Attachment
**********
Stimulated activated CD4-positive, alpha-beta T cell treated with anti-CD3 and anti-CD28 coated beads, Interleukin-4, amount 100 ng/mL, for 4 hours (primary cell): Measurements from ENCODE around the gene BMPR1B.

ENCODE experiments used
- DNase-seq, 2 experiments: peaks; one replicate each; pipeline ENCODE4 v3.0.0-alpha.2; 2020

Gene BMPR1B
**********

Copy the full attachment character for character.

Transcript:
Stimulated activated CD4-positive, alpha-beta T cell treated with anti-CD3 and anti-CD28 coated beads, Interleukin-4, amount 100 ng/mL, for 4 hours (primary cell): Measurements from ENCODE around the gene BMPR1B.

ENCODE experiments used
- DNase-seq, 2 experiments: peaks; one replicate each; pipeline ENCODE4 v3.0.0-alpha.2; 2020

Gene BMPR1B